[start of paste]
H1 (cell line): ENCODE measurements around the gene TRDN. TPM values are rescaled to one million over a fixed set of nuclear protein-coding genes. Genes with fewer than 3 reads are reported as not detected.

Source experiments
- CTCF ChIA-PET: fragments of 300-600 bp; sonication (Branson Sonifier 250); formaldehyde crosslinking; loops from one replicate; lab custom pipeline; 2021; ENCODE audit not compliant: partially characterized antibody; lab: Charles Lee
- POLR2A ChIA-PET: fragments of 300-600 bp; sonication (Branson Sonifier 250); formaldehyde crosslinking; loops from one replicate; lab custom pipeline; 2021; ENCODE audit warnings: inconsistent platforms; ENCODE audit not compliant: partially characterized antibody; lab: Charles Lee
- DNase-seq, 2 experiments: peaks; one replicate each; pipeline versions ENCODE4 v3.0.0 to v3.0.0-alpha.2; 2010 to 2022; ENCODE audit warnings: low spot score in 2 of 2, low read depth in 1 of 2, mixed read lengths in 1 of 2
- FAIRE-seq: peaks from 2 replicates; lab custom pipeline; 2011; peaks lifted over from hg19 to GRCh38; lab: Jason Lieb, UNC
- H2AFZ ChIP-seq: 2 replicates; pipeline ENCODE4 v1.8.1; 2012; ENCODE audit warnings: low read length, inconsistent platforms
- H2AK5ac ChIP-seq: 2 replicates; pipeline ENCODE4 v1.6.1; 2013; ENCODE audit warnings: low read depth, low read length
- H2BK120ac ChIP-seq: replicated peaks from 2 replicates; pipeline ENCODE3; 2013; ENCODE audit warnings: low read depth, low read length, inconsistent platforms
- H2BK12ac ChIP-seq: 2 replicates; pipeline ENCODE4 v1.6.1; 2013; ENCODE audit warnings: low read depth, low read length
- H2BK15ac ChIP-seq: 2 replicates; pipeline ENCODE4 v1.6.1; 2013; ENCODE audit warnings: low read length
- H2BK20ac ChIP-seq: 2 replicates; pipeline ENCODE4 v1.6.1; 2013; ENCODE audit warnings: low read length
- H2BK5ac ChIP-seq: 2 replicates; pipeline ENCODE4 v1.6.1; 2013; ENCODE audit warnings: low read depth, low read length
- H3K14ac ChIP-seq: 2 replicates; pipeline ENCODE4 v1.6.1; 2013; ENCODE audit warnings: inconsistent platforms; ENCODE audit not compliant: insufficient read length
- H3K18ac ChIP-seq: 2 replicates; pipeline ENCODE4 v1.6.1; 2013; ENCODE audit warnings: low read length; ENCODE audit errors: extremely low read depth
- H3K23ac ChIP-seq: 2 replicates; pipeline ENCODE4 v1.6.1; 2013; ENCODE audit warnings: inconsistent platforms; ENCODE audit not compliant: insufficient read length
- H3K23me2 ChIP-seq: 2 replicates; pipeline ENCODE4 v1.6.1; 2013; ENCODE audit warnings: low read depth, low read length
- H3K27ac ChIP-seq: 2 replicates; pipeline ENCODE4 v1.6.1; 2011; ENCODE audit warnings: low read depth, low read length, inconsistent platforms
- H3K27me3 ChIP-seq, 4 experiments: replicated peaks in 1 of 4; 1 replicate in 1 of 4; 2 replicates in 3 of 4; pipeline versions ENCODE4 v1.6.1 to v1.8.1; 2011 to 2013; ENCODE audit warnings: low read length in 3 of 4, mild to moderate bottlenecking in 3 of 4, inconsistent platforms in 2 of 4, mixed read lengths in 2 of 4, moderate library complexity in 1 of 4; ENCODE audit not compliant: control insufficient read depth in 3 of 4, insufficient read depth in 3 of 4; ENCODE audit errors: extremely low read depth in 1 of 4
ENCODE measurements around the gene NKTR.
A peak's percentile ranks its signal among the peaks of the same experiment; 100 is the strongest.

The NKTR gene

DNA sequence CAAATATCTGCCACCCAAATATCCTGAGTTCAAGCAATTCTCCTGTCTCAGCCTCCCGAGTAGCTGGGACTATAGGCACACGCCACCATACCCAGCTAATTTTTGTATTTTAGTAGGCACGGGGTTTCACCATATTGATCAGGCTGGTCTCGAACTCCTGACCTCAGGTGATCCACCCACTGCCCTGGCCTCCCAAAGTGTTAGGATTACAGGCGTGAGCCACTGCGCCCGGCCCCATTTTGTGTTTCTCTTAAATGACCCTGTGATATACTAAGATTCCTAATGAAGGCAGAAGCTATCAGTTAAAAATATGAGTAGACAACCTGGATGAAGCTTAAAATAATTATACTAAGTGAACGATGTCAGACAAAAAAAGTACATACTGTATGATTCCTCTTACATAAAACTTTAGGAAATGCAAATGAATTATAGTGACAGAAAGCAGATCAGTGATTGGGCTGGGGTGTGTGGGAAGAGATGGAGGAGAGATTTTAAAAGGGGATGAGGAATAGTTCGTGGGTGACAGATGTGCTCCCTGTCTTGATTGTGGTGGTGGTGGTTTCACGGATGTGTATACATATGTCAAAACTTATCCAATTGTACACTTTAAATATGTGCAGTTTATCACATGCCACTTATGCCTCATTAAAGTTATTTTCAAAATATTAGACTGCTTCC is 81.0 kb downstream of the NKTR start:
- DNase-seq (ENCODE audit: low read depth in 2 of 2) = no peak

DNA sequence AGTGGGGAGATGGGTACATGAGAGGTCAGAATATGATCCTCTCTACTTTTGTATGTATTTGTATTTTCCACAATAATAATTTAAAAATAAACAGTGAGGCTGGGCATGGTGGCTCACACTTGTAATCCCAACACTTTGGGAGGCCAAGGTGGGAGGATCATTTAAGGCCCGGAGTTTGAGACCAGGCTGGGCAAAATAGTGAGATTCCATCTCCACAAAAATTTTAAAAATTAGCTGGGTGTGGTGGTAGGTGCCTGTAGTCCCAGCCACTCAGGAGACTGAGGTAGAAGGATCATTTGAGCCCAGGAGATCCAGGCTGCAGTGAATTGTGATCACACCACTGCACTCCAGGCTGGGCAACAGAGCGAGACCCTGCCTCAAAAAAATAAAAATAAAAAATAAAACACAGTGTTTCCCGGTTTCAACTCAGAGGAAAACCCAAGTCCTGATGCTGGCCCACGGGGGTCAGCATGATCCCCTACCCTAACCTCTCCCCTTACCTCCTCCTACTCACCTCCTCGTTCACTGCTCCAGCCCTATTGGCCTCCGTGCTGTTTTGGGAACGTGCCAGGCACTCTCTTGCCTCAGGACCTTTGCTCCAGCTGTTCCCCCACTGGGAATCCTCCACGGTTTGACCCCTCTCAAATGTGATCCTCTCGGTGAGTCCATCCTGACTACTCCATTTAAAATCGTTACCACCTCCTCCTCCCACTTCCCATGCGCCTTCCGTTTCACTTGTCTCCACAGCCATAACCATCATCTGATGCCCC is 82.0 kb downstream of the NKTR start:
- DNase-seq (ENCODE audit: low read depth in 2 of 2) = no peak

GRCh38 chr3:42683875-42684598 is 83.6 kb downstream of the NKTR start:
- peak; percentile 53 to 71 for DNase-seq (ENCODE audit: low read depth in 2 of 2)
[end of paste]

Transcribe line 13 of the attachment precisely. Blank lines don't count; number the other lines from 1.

- H2BK5ac ChIP-seq: 2 replicates; pipeline ENCODE4 v1.6.1; 2013; ENCODE audit warnings: low read depth, low read length